1. During COP28, the urgency of a fair transition from fossil fuels emerged, with a strong emphasis on the critical interconnection between climate change and global security.

What happened in Dubai?

The agreement reached at the United Nations Climate Conference (COP28) in Dubai explicitly underscores the need for a ‘transition from fossil fuels that is just, orderly, and fair, accelerating action in this crucial decade to achieve carbon neutrality by 2050.’ The text, the result of lengthy negotiations and compromises, received consensus from the parties involved in the talks.

For the first time in COP history, a central focus was dedicated to climate security issues, highlighting the need for bolder collective action to promote climate resilience in conflict and fragile contexts. The need for adequate funding to support developing countries in their energy transition and to help them adapt to climate change or cope with its consequences also emerged.

The Climate, Relief, Recovery, and Peace Declaration (COP28 UAE Declaration on Climate, Relief, Recovery, and Peace) – adopted by 74 governments and 40 international organizations – represents an initial step in implementing measures to increase financial, technical, and logistical support to highly vulnerable countries and communities, especially those threatened or affected by fragility, conflicts, or severe humanitarian needs.

Climate security issues impact global stability and are essential for a successful transition. According to data collected and analyzed by Copernicus, the European Union’s Earth observation program, and the World Meteorological Organization (WMO), 2023 set the all-time record for temperatures, with 1.40°C above the pre-industrial average (1850-1900).

Furthermore, a recent report by Save the Children states that extreme weather events in 2023, on the rise due to the climate crisis, caused 30% more casualties than the previous year. Most of these events, especially the most extreme ones, occurred in low-income countries, already vulnerable due to political, social, and economic conditions, which are further exacerbated by the effects of climate change (such as resource scarcity, water, and food, and the increased frequency and intensity of extreme events like droughts, floods, and famines). Despite being responsible for less than 0.1% of global emissions, these countries bear the brunt of the climate crisis.

The link between climate change and conflicts

The relationship between climate change and security is now at the center of the United Nations Security Council’s agenda. With over 70 resolutions adopted on the matter since 2017, member states have progressively recognized the impact of climate change on peace and conflicts globally. In brief, in states where governance systems are weak, social mechanisms malfunction, and there are no alternative resources to traditional livelihoods, the effects of climate change can further influence the vulnerability of affected territories, accentuating inequalities among social groups, poverty, and population discontent, with devastating consequences on food security, migrations, and political and social stability.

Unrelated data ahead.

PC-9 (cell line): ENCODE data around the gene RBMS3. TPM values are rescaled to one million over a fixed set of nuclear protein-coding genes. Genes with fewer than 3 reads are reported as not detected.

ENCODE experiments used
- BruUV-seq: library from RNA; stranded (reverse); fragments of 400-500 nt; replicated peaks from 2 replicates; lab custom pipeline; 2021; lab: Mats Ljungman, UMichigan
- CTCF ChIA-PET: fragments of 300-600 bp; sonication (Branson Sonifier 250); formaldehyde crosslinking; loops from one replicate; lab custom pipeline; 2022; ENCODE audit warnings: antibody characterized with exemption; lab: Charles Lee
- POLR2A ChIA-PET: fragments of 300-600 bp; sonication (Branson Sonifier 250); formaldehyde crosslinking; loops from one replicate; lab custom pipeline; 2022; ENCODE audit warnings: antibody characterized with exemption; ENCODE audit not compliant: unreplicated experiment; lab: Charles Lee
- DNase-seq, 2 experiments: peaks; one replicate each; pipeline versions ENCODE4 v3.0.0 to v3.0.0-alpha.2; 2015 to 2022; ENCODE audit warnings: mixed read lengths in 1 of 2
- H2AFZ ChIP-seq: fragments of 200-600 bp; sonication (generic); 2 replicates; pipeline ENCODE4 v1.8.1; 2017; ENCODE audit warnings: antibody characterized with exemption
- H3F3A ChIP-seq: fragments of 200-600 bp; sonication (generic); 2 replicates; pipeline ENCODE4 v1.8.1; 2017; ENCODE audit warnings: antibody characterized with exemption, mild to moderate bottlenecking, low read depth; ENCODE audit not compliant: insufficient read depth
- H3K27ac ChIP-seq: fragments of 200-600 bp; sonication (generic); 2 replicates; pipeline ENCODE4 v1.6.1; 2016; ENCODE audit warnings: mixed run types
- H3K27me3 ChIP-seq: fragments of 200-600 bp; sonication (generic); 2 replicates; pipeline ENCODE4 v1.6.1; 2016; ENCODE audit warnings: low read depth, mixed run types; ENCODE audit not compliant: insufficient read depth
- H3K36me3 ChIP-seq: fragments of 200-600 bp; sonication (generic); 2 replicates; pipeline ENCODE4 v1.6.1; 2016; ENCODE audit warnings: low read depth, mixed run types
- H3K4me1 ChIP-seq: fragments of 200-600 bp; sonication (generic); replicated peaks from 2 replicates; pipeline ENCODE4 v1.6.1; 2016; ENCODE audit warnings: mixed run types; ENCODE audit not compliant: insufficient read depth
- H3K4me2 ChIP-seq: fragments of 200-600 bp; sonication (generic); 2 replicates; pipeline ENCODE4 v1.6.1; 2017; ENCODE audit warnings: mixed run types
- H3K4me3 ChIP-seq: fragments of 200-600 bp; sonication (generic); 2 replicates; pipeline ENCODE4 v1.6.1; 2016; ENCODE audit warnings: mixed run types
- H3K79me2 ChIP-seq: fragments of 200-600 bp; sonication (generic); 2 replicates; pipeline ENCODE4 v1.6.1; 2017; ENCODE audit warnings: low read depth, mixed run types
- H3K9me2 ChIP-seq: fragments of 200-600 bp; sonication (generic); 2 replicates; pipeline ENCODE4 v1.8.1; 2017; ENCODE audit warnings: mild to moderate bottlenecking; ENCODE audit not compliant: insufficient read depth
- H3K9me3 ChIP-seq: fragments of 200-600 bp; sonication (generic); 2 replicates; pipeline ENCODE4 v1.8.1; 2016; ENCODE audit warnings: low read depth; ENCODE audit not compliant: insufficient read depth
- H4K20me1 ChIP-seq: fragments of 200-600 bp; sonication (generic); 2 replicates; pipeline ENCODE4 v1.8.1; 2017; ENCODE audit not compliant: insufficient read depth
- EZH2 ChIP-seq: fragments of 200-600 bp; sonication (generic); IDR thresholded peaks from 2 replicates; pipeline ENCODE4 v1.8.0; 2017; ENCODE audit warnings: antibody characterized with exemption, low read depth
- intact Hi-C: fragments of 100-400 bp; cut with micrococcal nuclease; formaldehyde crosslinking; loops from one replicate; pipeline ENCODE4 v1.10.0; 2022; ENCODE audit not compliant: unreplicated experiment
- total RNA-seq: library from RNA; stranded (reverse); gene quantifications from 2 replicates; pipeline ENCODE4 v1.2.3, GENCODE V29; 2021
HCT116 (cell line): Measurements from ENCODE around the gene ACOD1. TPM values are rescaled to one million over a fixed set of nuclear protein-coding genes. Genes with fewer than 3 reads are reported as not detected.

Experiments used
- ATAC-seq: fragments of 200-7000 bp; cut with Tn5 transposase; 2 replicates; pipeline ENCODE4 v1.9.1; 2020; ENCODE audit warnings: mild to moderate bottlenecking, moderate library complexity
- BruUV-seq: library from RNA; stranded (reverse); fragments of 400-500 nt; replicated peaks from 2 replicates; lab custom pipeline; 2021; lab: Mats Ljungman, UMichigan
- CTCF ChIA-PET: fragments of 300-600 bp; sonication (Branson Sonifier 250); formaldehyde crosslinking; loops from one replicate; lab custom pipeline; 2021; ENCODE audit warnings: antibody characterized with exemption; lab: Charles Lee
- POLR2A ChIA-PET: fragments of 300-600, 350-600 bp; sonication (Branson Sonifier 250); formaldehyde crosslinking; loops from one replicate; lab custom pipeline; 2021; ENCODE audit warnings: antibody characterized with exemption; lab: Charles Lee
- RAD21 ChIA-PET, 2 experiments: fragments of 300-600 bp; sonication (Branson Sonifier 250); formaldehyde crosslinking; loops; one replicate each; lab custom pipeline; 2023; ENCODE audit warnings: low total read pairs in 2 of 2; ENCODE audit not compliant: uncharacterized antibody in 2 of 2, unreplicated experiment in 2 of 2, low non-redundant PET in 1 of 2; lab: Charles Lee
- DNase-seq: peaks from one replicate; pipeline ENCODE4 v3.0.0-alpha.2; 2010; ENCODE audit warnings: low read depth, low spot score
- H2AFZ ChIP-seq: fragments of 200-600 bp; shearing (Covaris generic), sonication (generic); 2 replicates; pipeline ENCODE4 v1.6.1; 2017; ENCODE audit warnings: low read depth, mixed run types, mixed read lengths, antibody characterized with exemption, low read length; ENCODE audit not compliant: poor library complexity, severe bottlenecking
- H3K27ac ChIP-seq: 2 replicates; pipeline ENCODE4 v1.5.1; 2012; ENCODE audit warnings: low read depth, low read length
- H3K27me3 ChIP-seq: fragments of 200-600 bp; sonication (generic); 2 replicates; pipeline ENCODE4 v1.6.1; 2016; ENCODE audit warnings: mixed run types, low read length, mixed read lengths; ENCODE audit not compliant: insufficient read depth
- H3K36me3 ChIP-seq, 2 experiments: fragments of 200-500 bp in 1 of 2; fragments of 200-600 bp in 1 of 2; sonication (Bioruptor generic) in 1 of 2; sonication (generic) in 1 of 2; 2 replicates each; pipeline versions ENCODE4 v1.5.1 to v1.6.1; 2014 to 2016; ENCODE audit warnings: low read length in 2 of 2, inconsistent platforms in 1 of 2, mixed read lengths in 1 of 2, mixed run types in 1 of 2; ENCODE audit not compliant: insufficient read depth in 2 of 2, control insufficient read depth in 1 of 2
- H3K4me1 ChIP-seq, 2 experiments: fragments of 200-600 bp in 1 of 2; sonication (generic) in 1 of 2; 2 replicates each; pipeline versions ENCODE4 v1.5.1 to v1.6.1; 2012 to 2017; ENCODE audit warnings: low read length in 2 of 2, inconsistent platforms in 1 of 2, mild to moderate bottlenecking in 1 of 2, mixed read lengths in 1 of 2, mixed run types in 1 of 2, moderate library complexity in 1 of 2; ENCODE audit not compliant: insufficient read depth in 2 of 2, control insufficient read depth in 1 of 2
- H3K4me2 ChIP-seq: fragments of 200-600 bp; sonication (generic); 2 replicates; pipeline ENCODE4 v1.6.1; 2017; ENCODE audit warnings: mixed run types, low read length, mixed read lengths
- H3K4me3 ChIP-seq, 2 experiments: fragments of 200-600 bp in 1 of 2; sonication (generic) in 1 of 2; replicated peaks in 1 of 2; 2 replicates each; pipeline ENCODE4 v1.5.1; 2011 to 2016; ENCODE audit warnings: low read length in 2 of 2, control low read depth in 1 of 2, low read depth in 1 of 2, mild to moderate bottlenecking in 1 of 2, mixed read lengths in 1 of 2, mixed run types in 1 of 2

Numerous regions worldwide are subject to consequences resulting from the interaction between climate change and the vulnerability factors of individual territories. For example, various studies show how in the Sahel region, the interaction between environmental changes and structural vulnerabilities makes the risk of violent conflicts more likely. Limited access to natural resources, such as water and grazing lands, promotes migrations and increases pressure on communities, potentially generating conflicts among various groups. Moreover, the limited capacity to adapt to climate change makes communities more susceptible to exploitation by armed groups, causing further escalation of conflicts.

The case of the Democratic Republic of Congo (DRC) highlights the need for an energy transition to be fair and equitable, not leaving behind the most fragile countries. The dual impact of climate change and the green transition in the DRC risks exacerbating disputes over resource management and fueling conflicts among local groups for control over water and land resources.


The agreements established during COP28 undoubtedly emphasize the parties’ determination to address the energy transition, placing climate security at the forefront in the most fragile contexts. In this regard, substantial sums of money have been allocated to address the funding deficit involving conflict-affected countries. Despite being more vulnerable to the effects of climate change, these countries receive less funding for adaptation and mitigation projects.

However, the efforts announced at COP28 cannot be limited to deploying a few billion euros. The geopolitical implications of climate security require a global and collaborative vision that considers the interests of all countries, especially the most fragile ones. Such an approach could promote greater stability and international cooperation in the transition process.















By Ingrid Garosi

Ingrid Garosi is a recent joint master graduate in European Studies at the University of Uppsala and University of Strasbourg. She is a project manager and research advisor in European fundings and European projects at the University of Bologna.

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